I designed and ordered the costume and MisswarmJ did a fantastic job with it. So far the business model is that we give a discount code to each other’s products in our online stores. We will try to do more collaborations in the future.
TR: Some of your products have quite sexualized designs, why do you pick up this style, and are there criticisms on this particular style?
Ed: There were some criticisms for sure, similar to the infamous “where are her organs?”. I am happy those people aren’t my customers. While we all know the trending of feminism and the anti-sexualization movement through the mainstream entertainment industry. I won’t pretend to stand on the moral high ground and tell everyone how we should not interfere with art for reasons of political correctness. In reality, this kind of trend actually benefits small profile businesses like mine, while bigger brands shy away from spiced character designs, we are not restricted and able to explore this area freely.
TR: Are sci-fi designs as popular as fantasy ones in the miniature market?
Ed: No, they are not. The difficulty and risk in sci-fi designs are much higher than fantasy themes. It is easier to design a fantasy warrior's armor by looking at some real medieval examples as reference. Not that you can draw the exact shape of it, but the looks of such items are imprinted in our culture and everyone usually knows what they are and the functions of them. So when you have similar armor in your designs, it’s easier to communicate with the audience.
On the opposite side, far fewer people know what a plasma engine should look like, thus making the sci-fi designs harder to tell by only looking at them. This usually results in the style like Star Wars and Warhammer 40K, where most designs have some origin to historical items or people, so the designs can be understood better. Even though they are supposed to be built/living in the future.
However, on the light side, by doing more hardcore sci-fi designs we have fewer competitors than traditional fantasy themes and other half sci-fi themes like steampunk. As long as we provide the audience with high-quality designs, I believe we will have steady growth.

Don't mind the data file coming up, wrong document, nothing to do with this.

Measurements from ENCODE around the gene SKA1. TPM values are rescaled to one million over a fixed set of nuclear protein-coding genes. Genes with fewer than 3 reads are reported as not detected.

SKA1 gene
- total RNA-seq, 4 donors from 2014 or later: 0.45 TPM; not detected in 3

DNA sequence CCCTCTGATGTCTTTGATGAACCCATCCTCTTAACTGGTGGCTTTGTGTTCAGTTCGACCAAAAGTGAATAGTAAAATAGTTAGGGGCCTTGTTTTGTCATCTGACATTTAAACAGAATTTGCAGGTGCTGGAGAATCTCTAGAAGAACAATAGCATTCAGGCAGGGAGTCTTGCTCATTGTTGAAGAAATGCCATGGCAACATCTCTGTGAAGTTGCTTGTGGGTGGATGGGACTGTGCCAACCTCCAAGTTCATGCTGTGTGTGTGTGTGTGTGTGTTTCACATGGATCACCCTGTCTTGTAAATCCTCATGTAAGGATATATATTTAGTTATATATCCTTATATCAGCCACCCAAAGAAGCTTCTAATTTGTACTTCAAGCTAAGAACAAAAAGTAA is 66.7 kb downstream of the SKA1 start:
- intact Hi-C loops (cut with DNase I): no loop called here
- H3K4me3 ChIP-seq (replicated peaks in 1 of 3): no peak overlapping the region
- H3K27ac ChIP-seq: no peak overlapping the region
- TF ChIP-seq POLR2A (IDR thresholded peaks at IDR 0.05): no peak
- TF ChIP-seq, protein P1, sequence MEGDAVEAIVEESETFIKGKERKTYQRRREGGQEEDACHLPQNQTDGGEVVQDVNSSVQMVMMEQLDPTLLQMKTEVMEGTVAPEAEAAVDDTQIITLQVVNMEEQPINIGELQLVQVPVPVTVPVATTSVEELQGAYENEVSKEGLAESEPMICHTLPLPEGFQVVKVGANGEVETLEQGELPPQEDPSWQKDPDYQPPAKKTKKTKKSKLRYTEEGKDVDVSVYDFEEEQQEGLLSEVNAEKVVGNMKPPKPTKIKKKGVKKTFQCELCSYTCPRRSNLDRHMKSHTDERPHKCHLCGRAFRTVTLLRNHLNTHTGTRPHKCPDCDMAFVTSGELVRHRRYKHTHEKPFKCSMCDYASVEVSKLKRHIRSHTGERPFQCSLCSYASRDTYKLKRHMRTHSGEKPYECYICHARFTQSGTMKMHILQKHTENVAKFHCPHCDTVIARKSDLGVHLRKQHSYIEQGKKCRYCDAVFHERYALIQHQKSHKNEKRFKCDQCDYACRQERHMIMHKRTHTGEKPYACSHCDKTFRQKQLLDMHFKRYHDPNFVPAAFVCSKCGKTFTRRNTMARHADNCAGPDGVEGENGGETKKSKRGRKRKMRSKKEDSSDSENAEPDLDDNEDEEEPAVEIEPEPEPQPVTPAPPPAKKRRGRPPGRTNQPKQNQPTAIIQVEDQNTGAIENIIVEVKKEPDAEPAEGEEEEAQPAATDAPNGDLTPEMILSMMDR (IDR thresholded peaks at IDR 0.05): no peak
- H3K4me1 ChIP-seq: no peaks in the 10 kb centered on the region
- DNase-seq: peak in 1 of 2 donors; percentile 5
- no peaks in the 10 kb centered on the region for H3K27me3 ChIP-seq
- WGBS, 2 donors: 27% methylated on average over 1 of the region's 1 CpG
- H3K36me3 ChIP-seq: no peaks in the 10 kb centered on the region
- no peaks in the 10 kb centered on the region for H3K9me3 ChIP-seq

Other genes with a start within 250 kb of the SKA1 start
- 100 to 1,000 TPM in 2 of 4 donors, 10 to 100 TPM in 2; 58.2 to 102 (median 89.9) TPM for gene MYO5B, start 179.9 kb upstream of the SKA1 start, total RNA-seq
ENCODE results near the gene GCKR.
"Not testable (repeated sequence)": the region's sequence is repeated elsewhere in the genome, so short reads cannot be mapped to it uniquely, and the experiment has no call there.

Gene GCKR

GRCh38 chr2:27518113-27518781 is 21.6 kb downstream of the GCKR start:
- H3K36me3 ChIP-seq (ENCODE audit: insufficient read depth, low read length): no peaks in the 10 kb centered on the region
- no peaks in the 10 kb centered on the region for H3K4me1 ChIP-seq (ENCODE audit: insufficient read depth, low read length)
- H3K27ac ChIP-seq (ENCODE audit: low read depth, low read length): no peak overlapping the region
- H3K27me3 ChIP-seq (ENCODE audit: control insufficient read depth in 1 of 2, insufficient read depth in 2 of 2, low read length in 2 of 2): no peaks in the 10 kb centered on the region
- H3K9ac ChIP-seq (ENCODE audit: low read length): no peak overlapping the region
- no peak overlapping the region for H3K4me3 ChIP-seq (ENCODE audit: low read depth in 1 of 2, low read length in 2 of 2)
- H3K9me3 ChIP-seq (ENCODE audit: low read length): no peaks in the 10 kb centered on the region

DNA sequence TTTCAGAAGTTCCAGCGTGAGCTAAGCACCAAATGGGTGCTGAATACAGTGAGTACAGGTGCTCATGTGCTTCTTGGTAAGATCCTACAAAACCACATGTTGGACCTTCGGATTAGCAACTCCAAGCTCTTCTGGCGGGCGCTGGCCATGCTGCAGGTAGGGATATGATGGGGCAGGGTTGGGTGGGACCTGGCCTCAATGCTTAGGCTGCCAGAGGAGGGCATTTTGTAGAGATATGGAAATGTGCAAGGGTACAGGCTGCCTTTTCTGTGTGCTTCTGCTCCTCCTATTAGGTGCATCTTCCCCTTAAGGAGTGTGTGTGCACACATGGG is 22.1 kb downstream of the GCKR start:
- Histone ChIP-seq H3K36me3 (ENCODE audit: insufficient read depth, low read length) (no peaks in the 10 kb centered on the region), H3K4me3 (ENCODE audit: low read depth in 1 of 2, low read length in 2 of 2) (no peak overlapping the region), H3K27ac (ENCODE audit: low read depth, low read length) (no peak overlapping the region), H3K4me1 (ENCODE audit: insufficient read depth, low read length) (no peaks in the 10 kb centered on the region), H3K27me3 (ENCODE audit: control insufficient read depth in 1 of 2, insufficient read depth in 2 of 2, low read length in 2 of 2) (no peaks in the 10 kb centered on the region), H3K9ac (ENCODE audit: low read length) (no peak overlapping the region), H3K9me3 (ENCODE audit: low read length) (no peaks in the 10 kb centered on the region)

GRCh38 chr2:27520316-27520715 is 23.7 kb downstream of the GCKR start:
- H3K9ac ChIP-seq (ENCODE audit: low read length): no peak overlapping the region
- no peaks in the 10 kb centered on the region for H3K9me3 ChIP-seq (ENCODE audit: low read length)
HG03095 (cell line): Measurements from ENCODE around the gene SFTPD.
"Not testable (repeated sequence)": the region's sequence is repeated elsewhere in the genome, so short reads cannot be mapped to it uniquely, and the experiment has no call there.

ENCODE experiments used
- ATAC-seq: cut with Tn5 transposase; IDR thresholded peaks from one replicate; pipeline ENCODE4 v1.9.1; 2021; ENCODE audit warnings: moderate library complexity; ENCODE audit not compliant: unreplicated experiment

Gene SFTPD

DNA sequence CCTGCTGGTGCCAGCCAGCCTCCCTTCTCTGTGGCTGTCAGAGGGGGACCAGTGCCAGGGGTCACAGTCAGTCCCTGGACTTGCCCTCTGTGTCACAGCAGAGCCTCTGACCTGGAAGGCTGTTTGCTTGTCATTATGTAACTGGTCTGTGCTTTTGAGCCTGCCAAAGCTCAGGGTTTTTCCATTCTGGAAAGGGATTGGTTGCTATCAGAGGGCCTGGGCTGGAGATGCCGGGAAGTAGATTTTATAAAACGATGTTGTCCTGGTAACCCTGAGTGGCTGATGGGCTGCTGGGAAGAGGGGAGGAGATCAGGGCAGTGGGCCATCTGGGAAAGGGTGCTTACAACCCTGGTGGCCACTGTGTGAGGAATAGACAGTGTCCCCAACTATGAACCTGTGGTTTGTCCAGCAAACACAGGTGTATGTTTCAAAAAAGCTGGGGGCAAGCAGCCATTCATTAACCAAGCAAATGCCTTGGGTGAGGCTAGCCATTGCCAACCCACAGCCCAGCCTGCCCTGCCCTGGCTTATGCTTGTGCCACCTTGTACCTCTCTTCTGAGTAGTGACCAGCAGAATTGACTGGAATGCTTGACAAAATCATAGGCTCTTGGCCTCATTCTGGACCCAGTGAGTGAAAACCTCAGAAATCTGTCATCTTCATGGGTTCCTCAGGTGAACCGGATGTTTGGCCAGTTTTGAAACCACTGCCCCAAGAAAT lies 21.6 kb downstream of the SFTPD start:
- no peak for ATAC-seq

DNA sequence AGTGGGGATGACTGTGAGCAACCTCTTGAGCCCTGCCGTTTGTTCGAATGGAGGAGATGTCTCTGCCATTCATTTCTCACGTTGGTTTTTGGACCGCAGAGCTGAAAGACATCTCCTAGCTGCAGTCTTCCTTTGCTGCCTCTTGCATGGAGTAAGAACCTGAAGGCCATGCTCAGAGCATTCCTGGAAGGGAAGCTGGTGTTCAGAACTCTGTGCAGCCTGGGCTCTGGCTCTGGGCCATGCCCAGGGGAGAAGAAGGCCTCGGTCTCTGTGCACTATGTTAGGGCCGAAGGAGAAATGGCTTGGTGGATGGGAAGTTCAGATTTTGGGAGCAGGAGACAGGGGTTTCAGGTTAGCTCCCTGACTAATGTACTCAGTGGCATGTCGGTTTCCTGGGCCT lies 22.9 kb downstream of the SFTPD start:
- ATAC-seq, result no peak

TR: What’s next for LimboDivision209? What are the future plans?
Ed: We are planning to release new miniatures every two months in the near future, to bring more cool looking characters and vehicles to our customers.
For the far future plan, a good friend from the film and gaming industry is working together with me to create a video game, which will be set in the universe of my miniature series. This is a bold plan that aims to create a unique world where we can have cool designs of sci-fi vehicles and characters. Currently, everything is still in a very early concept phase, I will release more news once we have a prototype demo.
TR: With the video game project, what made you decide to go for digital instead of a miniature board game, which your products are more related to?
Ed: I was planning a board game in the beginning. However, the recent international political tensions between China and the western world will have a huge impact on the board game industry in near future. Since most of the board games are manufactured in China currently, the decoupling will force the business shift to other countries in about 2-3 years, which will cause great uncertainty. If I start to design a board game now, there is a high chance it will come out at the wrong time. At the same time a good friend of mine in the gaming industry is willing to collaborate with me to do an indie game. So I think it’s time for me to learn some new things, such as game engines and related softwares.
Of course, this doesn’t mean that we can’t have a miniature board game or war game in the future when the dust is settled down.
TR: Thank you very much for taking the time to talk to us Ed.
You can pre-order Holly&Koni and Tanya Shadowbane from the LimboDivision209 store now, as well as all their other incredible miniatures in both 35mm and 75mm. We will be previewing both Holly&Koni and Tanya Shadowbane on TechRaptor in the very near future.